John McCain Thinks Donald Trump Might Apologize About Those POW Comments. McCain Doesn't Understand Trump's Brand.

John McCain is the latest elder statesman in the Republican Party withhold his support from the party's presidential nominee. In an interview Sunday, McCain said that he won't support Donald Trump until Trump retracts disparaging comments he made about about prisoners of war, and McCain himself, over the summer. That's a reasonable demand, but let's be clear about this: The odds of Trump apologizing to McCain for his POW comments are as high as the odds of Trump growing wings and flying away.

Trump offended quite a few people in July when he denied that McCain, who spent five and a half years in a Vietnamese prison camp, was a war hero.

"He's not a war hero," Trump said. "He's a war hero because he was captured. I like people that weren't captured, okay?"

On Sunday, McCain said that he wasn't yet ready to support Trump, but that he might be willing to if Trump took back those comments.

"I'd like to see him retract that statement. Not about me, but about the others," McCain said on CNN's State of the Union. "I think it's important for Donald Trump to express his appreciation for veterans, not John McCain, but veterans who were incarcerated as prisoners of war."

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I'm a bit surprised McCain is even entertaining the notion of endorsing Trump, but no matter: It's not going to happen, because Trump will not be retracting those comments. Here's the thing about Trump: While he sometimes makes policy recommendations and then walks them back — like he did recently with his insane comments about the U.S. debt — he never, ever, ever takes back his insults and put-downs.

When you think about it, this makes perfect logical sense. Trump's appeal, to the extent that he has appeal, isn't based on his policy views or political ideology. It's built almost entirely on the force of his personality, and a huge component of Trump's personality is that he never backs down from political incorrectness in the face of critics.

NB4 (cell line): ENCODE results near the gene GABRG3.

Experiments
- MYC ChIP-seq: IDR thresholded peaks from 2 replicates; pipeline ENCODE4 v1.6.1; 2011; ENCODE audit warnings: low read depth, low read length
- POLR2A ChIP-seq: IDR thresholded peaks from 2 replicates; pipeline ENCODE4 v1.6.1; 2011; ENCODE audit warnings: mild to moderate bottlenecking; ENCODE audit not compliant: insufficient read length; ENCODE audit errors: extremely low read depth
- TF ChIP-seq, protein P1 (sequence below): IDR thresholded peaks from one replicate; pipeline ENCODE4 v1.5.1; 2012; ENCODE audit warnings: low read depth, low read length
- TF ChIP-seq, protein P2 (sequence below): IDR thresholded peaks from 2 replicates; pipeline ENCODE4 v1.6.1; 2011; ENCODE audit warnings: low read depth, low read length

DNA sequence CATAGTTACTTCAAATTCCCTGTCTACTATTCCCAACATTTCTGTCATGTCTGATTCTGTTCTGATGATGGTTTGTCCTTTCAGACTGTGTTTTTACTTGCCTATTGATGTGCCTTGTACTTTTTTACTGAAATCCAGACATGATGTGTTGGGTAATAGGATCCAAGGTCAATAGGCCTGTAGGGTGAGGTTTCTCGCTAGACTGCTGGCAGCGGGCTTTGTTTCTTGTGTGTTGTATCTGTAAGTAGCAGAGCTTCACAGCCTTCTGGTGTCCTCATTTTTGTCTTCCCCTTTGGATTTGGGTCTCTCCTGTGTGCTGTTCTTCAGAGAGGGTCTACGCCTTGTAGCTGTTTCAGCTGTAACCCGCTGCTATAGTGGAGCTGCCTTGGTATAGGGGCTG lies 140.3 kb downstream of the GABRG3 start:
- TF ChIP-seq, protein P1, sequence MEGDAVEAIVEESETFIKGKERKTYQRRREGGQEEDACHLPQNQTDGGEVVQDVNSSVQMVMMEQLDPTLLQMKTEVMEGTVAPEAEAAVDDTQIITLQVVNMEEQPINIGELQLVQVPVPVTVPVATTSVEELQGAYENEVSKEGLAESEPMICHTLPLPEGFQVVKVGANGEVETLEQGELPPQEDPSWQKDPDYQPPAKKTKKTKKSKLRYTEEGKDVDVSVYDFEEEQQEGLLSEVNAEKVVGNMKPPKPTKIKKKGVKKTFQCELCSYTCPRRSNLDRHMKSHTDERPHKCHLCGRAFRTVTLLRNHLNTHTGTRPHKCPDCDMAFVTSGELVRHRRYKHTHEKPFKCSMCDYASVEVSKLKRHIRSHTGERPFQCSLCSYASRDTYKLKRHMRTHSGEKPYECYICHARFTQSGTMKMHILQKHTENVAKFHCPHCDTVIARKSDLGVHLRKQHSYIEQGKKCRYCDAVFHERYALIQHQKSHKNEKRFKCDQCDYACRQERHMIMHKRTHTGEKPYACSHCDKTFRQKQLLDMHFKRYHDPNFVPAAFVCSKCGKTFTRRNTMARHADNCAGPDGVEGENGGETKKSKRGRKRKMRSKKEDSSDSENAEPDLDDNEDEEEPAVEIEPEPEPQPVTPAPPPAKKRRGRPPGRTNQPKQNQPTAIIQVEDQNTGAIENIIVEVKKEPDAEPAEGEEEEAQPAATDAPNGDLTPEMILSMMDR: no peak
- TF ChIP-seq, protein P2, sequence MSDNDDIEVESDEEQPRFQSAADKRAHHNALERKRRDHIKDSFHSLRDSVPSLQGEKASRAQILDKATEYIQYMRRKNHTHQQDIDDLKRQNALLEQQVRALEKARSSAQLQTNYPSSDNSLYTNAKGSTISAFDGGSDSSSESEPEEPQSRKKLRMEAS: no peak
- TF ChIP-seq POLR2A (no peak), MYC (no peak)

Can you think of the last time Trump apologized, retracted or expressed regret for saying or doing something offensive. It almost never happens. He didn't apologize for referring to Mexican immigrants as "rapists," or for calling black people lazy, or for insinuating the Megyn Kelly was on her period during that Fox News debate, or for calling Rosie O'Donnell a "disgusting pig," or for claiming that Muslims in New Jersey celebrated the attacks of Sept. 11, or for any number of gross things he's said over the years.

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Trump is happy to occasionally backtracking on policy matters, because this poses no threat to the Trump brand. But apologizing for being offensive goes directly against the brand Trump has carefully built for himself. If he were to retract the comment he made about McCain, he might win over the Arizona senator. But in exchange, he'd probably alienate a huge portion of his base, which would be outraged that almighty Donald was caving to the demands of politically-correct elites in Washington.

This is a perfect microcosm of the larger issue Trump will have if he tries to moderate his tone, or pivot to the center, during the general election. His entire candidacy is built on the fact that he doesn't hold back, doesn't pull punches, and isn't afraid to be offensive. The moment that he starts taking back statements because they hurt somebody's feelings is the moment he ceases to be Donald Trump — and if Trump has made anything clear in this campaign, it's that he can't possibly be anybody but himself.